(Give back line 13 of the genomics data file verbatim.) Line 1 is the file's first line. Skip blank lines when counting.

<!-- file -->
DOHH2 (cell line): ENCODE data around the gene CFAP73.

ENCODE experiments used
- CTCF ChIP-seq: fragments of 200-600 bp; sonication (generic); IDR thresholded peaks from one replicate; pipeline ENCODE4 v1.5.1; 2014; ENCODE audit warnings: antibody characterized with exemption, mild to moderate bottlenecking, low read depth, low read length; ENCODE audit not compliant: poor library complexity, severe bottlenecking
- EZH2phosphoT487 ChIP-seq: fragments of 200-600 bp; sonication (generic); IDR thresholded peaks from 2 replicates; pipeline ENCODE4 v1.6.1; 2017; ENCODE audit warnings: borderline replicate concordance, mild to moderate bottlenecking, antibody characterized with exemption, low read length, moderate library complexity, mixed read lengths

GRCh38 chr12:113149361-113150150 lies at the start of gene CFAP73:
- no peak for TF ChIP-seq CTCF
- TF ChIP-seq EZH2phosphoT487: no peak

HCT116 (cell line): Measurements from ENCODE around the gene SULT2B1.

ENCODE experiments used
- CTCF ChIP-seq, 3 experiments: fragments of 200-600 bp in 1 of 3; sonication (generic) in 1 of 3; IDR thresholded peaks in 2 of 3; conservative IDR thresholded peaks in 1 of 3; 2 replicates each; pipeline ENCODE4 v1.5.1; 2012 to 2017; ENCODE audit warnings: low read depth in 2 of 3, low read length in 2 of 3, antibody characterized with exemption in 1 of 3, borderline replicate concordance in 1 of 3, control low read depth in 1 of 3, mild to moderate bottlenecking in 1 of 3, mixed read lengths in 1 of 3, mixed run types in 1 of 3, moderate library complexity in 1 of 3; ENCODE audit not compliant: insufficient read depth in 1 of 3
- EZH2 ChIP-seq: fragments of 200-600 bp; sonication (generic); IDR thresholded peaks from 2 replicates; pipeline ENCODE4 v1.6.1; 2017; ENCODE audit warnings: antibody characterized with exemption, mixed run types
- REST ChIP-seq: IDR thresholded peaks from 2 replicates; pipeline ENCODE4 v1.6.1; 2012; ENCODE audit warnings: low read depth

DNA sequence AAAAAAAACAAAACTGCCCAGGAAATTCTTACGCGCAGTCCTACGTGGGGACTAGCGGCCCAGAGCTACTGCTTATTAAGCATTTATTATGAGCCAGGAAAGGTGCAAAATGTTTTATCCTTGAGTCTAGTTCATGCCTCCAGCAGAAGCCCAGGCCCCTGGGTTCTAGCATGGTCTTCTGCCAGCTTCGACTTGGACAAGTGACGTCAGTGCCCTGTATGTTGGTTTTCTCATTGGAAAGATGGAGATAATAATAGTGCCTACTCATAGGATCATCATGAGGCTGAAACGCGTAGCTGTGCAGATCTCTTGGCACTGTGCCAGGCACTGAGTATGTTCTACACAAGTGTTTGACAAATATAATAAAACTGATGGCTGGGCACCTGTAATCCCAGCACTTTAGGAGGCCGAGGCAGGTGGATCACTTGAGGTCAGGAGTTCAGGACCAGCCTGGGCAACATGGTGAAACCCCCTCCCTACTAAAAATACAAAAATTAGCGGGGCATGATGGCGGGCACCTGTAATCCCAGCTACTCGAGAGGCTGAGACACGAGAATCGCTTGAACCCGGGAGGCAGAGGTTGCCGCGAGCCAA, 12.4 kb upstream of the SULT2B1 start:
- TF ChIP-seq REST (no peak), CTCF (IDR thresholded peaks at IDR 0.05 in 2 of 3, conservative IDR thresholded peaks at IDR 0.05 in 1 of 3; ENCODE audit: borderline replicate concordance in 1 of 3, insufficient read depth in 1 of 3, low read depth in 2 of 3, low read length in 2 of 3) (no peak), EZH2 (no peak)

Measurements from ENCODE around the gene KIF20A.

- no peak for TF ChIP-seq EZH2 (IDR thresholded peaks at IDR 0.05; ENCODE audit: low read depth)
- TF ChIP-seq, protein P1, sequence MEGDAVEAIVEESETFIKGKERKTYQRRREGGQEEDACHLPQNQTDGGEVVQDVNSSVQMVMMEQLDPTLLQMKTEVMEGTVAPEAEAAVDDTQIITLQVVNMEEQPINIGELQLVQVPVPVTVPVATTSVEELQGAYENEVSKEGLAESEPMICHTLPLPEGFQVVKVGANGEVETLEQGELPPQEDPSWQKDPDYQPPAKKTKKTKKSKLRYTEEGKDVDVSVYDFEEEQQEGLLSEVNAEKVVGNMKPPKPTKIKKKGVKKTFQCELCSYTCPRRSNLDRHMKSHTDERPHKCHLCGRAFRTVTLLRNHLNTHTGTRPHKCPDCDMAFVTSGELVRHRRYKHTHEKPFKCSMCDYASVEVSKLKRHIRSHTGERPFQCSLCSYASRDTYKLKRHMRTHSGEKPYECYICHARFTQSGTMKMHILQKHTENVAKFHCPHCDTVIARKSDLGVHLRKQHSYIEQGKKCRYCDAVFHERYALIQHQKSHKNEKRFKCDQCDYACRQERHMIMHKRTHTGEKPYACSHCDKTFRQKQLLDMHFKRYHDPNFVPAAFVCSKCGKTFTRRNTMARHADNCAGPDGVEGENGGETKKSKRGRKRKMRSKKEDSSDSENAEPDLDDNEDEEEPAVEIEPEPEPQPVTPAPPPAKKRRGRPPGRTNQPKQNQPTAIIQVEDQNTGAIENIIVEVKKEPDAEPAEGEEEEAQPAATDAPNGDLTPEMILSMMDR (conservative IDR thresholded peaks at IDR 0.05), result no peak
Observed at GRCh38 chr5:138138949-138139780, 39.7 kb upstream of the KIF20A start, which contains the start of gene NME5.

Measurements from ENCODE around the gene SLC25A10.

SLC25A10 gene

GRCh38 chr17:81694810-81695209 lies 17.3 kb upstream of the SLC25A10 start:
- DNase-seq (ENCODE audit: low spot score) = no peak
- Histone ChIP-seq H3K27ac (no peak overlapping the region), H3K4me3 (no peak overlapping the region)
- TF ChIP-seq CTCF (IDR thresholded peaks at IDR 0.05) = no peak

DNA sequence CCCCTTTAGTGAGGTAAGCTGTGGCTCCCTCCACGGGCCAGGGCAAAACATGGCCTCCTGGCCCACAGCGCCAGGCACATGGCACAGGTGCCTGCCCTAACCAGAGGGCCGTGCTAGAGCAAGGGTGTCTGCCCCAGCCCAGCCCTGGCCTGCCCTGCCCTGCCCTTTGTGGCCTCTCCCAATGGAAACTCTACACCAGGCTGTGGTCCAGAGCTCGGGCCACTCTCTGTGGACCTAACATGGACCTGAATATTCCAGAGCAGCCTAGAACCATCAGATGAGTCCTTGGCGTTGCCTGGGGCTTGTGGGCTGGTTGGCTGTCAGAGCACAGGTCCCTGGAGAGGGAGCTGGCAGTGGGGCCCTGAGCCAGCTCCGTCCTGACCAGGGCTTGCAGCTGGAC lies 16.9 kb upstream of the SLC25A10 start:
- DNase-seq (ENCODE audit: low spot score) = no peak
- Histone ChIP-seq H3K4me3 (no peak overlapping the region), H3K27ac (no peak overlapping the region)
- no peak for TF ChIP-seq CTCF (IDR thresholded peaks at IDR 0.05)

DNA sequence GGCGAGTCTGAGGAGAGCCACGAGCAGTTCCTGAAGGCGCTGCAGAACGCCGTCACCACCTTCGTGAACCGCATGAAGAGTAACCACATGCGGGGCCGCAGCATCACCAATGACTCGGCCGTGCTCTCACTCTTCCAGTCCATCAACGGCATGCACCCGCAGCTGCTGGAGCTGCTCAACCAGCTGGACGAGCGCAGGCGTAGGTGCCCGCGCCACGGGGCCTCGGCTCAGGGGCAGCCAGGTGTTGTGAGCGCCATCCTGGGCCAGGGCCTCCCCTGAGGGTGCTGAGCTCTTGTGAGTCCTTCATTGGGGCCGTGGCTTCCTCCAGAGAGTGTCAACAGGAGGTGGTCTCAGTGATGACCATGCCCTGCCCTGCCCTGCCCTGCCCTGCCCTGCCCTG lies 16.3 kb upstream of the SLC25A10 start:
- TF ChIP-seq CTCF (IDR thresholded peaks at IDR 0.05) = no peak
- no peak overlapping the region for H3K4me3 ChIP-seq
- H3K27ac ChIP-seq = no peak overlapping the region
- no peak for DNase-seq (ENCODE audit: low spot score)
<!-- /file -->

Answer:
DNA sequence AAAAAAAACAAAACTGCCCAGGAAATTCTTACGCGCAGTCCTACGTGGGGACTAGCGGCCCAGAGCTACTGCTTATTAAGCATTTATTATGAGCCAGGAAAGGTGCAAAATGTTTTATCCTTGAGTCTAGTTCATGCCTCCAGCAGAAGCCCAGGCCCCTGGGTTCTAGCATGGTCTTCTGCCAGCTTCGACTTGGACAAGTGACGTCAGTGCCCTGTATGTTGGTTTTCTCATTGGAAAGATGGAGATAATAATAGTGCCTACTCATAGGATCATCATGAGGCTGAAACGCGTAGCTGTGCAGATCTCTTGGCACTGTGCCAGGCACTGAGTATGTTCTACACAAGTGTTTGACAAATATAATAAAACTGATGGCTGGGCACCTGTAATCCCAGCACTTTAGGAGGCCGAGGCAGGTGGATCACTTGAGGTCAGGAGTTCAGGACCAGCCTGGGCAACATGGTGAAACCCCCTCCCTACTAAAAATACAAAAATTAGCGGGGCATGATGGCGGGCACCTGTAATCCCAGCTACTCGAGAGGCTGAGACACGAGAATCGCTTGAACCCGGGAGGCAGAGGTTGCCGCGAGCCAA, 12.4 kb upstream of the SULT2B1 start: